"We cannot look back at those three games that we lost. It's in the past. Today, it's already another paycheck," said Miguel Cairo, whose two-run home run in the sixth inning off Anibal Sanchez was the difference in the win.
Cairo's homer rewarded a superb effort from Reds starter Homer Bailey, who dealt six shutout innings with only three singles allowed. Bailey did not walk a batter and struck out three.
It was Bailey's first Major League start since May 23. He had been on the disabled list since then because of right shoulder inflammation.
"He gave us all he had. He threw the ball great today," Reds manager Dusty Baker said. "The first time back, that's a great sign for us to have fresh arms like Homer and [Edinson] Volquez down the stretch. When everybody else is a little worn, they're just getting revved up."
On multiple occasions, Bailey's velocity was hitting 95 mph, but he was also getting his pitch count up early on. He had 44 pitches through two innings and 63 through three innings. But his only jam of the day was back-to-back two-out singles in the first inning that put runners on the corners. He got out of it with a fielder's choice ground ball.
After that, Bailey retired the next 16 of 17 Marlins hitters -- including his last 10 in a row.
"The biggest thing was pounding the zone," Bailey said. "I thought my balls-to-strikes ratio was pretty good. The first inning, I wasn't behind in any counts I don't think. They just kept fouling it off and fouling it off. They put together a bunch of really good at-bats. I kept trying to make them put it into play, and they kept fouling it off."
Bailey's strong re-emergence was needed as the Reds have a rotation upheaval coming with his return and the expected returns of Travis Wood, Johnny Cueto and Aaron Harang. There are precious few starts available, and the Reds have entertained the idea of using Bailey in the bullpen.
"Everyone knows Homer has ace potential stuff," Marlins second baseman Dan Uggla said.
In four rehab outings in the Minors, including three starts, Bailey was 2-1 with a 1.45 ERA.
"We left him down there to make sure he was right when he got back, and he was right," Baker said.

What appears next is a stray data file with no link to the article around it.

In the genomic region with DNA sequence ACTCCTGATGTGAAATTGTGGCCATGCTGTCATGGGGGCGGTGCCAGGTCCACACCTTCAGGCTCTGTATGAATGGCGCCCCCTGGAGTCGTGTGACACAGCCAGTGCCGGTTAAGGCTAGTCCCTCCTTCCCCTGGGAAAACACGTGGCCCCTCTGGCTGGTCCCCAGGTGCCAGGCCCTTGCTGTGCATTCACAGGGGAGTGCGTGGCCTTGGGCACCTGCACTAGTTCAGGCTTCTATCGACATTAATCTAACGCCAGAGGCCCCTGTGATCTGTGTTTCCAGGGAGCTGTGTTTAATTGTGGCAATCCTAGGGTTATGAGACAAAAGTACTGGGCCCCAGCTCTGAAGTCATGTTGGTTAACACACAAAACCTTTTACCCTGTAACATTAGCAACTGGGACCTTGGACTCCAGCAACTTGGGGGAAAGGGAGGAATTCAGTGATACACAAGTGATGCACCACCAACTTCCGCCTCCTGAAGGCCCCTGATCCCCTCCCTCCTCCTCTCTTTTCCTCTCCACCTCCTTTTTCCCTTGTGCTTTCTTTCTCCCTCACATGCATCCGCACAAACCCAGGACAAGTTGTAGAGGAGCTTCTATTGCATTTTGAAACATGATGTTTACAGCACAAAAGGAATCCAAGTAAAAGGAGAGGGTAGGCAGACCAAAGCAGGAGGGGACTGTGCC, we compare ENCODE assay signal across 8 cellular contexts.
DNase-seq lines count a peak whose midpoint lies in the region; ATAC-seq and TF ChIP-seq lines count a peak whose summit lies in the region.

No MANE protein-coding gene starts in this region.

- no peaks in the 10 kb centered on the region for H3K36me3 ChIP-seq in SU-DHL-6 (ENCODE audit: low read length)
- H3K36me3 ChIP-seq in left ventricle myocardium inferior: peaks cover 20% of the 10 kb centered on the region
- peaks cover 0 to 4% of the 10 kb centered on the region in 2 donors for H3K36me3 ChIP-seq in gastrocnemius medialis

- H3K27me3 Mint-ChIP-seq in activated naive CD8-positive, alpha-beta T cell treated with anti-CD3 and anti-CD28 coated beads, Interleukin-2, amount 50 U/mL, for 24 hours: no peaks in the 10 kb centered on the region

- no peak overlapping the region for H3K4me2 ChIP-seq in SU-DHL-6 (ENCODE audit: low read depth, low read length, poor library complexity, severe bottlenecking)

It was a scoreless game until the sixth inning with two outs when Cairo took a 1-1 slider from Sanchez deep to left field for a two-run home run.
"I was lucky to put good wood on it," Cairo said. "I didn't know I hit it that hard. I thought it would go over the left fielder and stay in the park."
Cairo was filling in for resting third baseman Scott Rolen. The lineup had also lost its best hitter in Joey Votto, who was ejected in the first inning for arguing balls and strikes.
Batting .297 with four home runs and 25 RBIs this season, Cairo has been an indispensable role player off the bench all season. He filled in early on when Votto was injured and was big when Rolen missed a stretch of games with a hamstring injury last month.
"What can we say about Miguel Cairo? This guy has been a savior for us," Baker said. "He's been great. He stays ready all the time. I'd hate to think where we'd be without him."
The Marlins had some chances late but came up empty as they went 0-for-9 with runners in scoring position in the game, and 0-for-27 in the series.
Logan Ondrusek pitched the seventh inning and allowed two singles and a two-out walk to load the bases before escaping. Nick Masset allowed a double but had a scoreless eighth inning. Francisco Cordero gave up a leadoff double and two-out walk in the ninth but finished with a strikeout to get his 32nd save.
After an off-day Monday, the Reds head to the West Coast for a three-city trip through Arizona, Los Angeles and San Francisco. The Pacific Time Zone has been difficult for the Reds in recent years, and they haven't won a game at Dodger Stadium since 2005.
But after surviving the aftermath of the Cardinals' sweep, going West didn't seem as daunting.
"You cannot be worried about what they do, who wins and who loses," Cairo said of the Cardinals. "You have to take care of business for yourself. When we go out there, we believe in ourselves. When you lose one or two or three, these young kids are learning how to come back from that and how to win games."